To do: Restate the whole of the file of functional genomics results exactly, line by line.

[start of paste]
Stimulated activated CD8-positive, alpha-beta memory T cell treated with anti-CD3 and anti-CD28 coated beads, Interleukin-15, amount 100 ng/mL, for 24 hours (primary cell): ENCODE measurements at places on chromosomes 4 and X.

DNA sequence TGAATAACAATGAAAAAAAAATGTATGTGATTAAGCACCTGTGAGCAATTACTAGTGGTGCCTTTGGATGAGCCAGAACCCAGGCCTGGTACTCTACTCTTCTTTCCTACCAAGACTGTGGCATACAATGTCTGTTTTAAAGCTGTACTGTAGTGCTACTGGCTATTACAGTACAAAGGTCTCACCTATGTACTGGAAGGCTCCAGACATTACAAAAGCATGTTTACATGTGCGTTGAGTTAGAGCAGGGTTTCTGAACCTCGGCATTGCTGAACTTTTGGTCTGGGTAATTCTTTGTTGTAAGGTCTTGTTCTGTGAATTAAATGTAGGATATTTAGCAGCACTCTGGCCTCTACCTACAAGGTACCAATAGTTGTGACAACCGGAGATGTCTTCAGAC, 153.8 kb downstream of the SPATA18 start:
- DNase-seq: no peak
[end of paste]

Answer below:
Stimulated activated CD8-positive, alpha-beta memory T cell treated with anti-CD3 and anti-CD28 coated beads, Interleukin-15, amount 100 ng/mL, for 24 hours (primary cell): ENCODE measurements at places on chromosomes 4 and X.

DNA sequence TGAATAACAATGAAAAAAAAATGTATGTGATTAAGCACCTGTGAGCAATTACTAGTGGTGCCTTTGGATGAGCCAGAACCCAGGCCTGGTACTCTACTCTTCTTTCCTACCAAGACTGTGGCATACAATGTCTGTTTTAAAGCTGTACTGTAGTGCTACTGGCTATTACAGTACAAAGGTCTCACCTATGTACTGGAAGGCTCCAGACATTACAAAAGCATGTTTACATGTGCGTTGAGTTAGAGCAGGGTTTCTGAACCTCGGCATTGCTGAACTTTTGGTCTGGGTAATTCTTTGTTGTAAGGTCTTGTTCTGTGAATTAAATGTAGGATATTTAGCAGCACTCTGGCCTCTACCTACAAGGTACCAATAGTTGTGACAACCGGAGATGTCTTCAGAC, 153.8 kb downstream of the SPATA18 start:
- DNase-seq: no peak